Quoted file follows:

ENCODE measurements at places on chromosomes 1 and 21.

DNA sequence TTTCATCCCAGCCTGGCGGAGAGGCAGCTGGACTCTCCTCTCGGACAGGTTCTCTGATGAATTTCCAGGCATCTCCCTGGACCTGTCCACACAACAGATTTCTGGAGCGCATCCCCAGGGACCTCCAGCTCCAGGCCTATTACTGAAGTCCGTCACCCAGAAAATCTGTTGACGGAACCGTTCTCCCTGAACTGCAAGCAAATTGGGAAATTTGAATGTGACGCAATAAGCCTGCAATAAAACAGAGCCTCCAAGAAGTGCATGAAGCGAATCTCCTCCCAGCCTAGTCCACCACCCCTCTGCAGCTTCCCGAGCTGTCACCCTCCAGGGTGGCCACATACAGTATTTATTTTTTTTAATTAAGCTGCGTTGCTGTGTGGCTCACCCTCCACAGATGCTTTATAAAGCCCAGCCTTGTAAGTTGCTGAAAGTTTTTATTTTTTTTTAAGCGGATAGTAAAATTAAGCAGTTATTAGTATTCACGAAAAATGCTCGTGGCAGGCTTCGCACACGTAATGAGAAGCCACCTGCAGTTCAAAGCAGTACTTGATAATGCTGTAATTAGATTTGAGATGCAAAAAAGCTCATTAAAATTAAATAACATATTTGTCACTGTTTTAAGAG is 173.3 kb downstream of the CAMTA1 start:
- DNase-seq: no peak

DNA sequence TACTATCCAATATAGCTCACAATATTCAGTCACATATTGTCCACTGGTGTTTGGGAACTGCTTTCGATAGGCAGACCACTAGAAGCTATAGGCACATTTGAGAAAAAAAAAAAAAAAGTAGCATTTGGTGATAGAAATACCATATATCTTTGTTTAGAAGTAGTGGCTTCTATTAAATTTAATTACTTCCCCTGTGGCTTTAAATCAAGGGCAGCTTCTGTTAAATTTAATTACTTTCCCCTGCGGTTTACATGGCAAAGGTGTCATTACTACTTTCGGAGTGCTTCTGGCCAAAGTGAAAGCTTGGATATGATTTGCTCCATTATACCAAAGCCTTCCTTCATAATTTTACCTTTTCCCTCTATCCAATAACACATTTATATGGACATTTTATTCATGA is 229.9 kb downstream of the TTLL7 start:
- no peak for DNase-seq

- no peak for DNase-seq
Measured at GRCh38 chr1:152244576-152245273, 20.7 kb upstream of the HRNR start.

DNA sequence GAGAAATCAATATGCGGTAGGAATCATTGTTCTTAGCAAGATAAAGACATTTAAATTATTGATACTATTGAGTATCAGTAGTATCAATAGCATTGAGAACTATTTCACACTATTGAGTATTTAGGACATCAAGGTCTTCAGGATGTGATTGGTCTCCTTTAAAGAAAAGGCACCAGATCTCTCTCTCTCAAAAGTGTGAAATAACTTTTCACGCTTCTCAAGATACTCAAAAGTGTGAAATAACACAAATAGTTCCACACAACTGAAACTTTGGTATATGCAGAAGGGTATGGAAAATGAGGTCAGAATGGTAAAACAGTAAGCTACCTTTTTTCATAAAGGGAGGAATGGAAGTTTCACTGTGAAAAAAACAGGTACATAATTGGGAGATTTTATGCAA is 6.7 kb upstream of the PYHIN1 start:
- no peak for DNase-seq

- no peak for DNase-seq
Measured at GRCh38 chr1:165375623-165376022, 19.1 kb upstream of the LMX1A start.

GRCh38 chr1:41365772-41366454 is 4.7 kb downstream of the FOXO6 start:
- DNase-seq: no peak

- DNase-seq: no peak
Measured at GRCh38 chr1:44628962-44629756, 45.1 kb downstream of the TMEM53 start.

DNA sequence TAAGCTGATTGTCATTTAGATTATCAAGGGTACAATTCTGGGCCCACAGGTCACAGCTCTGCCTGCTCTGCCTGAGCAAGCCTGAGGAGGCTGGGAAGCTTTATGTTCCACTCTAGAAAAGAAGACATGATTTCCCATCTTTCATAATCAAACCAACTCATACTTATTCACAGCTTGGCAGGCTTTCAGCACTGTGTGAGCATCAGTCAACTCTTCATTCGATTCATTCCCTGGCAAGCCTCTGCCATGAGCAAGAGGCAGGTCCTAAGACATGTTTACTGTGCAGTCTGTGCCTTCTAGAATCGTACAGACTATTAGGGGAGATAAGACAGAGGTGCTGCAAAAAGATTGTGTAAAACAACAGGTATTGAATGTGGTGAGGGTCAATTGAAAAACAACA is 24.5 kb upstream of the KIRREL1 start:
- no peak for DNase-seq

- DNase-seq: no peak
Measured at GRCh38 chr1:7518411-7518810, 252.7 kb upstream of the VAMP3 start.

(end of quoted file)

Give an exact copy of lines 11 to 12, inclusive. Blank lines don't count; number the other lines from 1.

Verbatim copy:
Measured at GRCh38 chr1:165375623-165376022, 19.1 kb upstream of the LMX1A start.

GRCh38 chr1:41365772-41366454 is 4.7 kb downstream of the FOXO6 start: